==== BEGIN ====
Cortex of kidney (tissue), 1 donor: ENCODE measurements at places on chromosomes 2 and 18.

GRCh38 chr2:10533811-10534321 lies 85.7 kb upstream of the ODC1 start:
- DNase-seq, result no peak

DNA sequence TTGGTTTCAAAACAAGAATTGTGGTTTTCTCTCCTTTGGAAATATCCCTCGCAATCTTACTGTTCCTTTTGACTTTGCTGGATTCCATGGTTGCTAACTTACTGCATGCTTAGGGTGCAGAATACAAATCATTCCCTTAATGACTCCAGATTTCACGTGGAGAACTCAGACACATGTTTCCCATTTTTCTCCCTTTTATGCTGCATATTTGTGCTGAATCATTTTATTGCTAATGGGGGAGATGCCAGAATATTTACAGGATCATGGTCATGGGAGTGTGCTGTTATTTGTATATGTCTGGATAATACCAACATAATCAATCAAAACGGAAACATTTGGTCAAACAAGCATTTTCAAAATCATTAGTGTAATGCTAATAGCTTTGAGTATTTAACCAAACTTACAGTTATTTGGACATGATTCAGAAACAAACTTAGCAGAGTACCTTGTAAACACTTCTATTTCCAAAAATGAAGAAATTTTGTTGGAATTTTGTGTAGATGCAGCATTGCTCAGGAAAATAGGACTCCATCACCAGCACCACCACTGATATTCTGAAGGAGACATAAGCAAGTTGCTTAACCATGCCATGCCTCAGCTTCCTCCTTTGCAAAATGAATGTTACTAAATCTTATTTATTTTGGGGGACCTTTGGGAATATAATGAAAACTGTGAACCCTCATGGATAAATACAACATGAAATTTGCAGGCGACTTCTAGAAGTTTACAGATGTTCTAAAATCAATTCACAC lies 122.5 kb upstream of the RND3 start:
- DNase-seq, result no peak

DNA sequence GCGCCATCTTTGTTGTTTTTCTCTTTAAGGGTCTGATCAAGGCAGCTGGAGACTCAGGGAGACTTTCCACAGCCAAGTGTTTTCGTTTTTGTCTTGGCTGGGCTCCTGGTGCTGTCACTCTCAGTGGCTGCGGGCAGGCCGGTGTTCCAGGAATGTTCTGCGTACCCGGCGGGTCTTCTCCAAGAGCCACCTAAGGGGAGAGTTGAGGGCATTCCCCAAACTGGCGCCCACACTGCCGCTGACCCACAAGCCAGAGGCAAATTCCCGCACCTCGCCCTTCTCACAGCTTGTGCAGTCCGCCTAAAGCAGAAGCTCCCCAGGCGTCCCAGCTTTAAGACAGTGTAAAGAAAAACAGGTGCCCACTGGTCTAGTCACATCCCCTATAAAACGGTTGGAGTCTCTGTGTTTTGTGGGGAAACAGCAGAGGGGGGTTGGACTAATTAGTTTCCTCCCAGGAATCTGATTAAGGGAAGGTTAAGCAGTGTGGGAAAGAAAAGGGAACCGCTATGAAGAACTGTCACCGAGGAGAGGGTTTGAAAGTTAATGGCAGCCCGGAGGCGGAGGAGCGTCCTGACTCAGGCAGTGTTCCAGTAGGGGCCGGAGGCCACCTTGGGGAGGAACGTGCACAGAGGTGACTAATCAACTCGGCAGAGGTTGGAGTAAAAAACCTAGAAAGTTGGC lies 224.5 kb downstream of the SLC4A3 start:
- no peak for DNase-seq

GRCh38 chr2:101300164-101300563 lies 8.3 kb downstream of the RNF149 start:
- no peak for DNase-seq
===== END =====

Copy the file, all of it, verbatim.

Cortex of kidney (tissue), 1 donor: ENCODE measurements at places on chromosomes 2 and 18.

GRCh38 chr2:10533811-10534321 lies 85.7 kb upstream of the ODC1 start:
- DNase-seq, result no peak

DNA sequence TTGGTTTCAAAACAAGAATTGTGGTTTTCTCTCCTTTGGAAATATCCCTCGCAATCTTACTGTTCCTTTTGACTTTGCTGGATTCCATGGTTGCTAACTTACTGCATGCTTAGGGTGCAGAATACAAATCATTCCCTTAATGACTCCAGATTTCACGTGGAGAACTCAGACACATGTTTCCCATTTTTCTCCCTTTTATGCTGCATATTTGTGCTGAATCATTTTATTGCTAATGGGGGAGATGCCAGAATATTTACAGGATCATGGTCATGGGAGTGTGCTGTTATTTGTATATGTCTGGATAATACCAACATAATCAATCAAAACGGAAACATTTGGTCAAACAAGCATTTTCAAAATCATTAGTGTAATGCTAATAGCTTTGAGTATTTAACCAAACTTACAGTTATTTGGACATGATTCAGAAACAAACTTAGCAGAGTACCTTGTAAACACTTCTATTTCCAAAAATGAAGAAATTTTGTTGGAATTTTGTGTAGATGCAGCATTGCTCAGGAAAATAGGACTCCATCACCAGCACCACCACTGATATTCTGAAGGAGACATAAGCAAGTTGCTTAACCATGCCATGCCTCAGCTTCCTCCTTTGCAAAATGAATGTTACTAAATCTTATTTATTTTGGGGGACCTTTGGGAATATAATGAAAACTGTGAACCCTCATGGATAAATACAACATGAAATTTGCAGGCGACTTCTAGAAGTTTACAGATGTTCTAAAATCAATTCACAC lies 122.5 kb upstream of the RND3 start:
- DNase-seq, result no peak

DNA sequence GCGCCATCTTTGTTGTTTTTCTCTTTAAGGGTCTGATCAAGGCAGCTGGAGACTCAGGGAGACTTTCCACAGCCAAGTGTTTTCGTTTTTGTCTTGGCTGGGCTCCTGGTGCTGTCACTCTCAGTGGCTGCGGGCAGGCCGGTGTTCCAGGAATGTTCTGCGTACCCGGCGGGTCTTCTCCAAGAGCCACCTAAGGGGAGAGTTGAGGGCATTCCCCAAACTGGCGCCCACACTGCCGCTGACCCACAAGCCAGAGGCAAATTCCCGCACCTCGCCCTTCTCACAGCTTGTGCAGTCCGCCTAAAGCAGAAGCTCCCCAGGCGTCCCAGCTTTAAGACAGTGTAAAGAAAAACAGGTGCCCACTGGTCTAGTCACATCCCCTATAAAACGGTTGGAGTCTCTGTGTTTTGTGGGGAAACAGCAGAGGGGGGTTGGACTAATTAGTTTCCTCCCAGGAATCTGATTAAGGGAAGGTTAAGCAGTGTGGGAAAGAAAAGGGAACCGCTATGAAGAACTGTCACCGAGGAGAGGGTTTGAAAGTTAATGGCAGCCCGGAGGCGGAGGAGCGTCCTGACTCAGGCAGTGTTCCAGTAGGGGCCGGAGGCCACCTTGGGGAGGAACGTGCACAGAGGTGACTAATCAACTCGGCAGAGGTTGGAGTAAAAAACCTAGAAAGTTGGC lies 224.5 kb downstream of the SLC4A3 start:
- no peak for DNase-seq

GRCh38 chr2:101300164-101300563 lies 8.3 kb downstream of the RNF149 start:
- no peak for DNase-seq